July 1, 2007

Getting Organized for Mental Health

Edited 10-18-2009

Buona Sera.
Time to jump right in. The spacing in this article is annoying and I can't get it to do what I want, so we'll all have to deal with it.

Yours truly has to deal with depression. No, everybody gets the blues. I mean, as a diagnosed condition. (I went off the medication because I got fed up with it.) It's a struggle, and some days tend to be worse than others (obviously). Anyway, on those days, I have to go about my business on "autopilot". That's my term for doing things automatically, out of routine, just so I can function.

Have you ever seen that poster with a group of animals lounging around and the caption, "We gotta get organized"? That was my high school class motto. But it became more profound for me as time went on. Getting organized is not only a powerful stress buster, but an aid to relieving depression. And I'll take all of those that I can get.


One thing I have to say right now: This is for people that actually have the intelligence and integrity to do things for themselves. If you have to go crying to Mommy to do things for you, or someone else to hold your hand because you're incapable of living the basics of life, then fine, read and forget. But you won't have any sense of accomplishment because you did it yourself. Sorry, gang, laziness and selfishness are "buttons" of mine.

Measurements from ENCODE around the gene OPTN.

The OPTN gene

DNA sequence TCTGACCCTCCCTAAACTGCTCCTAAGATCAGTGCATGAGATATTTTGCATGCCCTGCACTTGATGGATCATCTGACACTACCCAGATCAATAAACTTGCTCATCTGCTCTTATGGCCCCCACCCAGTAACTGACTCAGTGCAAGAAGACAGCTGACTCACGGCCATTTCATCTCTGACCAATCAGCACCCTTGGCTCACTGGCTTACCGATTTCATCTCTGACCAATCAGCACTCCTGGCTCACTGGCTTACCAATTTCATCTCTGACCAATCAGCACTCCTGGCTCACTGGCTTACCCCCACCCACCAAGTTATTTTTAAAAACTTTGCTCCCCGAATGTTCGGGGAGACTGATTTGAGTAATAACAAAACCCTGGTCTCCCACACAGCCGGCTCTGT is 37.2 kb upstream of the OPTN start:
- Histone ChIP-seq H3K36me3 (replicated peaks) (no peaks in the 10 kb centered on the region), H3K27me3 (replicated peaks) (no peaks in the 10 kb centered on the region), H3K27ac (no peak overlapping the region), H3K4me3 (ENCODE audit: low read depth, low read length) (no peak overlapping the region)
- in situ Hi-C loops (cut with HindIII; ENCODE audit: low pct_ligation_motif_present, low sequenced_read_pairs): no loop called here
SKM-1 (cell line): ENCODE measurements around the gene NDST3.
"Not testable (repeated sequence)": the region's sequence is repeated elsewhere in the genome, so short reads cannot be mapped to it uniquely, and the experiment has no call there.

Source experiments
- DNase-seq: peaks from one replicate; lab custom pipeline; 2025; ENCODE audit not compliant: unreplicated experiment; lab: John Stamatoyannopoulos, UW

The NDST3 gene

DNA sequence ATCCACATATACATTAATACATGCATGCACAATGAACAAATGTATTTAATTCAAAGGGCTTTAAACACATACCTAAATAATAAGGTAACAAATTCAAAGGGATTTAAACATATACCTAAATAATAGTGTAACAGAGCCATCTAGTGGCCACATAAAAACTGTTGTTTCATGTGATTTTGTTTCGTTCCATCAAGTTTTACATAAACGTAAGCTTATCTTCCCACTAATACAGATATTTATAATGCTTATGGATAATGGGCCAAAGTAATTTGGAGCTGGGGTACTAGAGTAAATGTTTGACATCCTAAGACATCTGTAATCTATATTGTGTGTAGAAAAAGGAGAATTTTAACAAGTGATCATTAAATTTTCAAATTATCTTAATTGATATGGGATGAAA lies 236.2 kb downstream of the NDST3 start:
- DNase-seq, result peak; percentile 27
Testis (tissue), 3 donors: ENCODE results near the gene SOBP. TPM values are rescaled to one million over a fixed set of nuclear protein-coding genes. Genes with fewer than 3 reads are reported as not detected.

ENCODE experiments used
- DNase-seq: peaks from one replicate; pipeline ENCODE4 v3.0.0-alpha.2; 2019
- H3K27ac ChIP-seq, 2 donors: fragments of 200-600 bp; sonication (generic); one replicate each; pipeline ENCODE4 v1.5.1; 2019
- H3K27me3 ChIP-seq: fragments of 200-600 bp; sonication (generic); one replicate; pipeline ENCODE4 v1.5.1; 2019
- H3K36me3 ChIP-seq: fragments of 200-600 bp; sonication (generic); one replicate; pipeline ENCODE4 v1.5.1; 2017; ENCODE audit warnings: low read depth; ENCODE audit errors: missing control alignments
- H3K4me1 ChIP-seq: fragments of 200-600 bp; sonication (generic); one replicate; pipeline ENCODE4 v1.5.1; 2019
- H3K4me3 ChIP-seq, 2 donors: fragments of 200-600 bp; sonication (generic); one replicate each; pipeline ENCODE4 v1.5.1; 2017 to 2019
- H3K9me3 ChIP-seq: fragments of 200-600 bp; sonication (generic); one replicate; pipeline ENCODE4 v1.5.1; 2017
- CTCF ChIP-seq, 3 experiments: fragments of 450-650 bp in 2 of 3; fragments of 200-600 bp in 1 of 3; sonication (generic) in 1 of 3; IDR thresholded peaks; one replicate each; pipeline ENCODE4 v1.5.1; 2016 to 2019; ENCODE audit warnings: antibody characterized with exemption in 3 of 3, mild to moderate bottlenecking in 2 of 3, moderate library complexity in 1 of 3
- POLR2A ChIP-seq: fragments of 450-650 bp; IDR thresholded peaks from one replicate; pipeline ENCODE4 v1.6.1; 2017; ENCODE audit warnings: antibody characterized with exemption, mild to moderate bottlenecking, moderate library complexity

I put the alarm clock out of reach so I can't shut it off out of reflex, and have to get up. (It's a stress point to oversleep and be late for work or an appointment, yes?) Clothes are picked out and laid out the night before, the shower towel is hanging in its place and ready, breakfast is planned, meds and vitamins are in the day's container and handy — you get the idea.


OK, so I've shown you my basic plan for getting out and about. It centers on a basic routine that I can perform while still waking up.


"But what about things that change in the day, Uncle Bob?"


I'm glad you asked. We have things to do, people to see, tasks to accomplish, evidence to hide, birthday cards to send, whatever. Things feel like they're piling up and get overwhelming, and I have to resist the temptation to play games on the computer and let it all slide. Well, not so much now since I attained some degree of organization in my life. Wish I’d known this stuff years ago!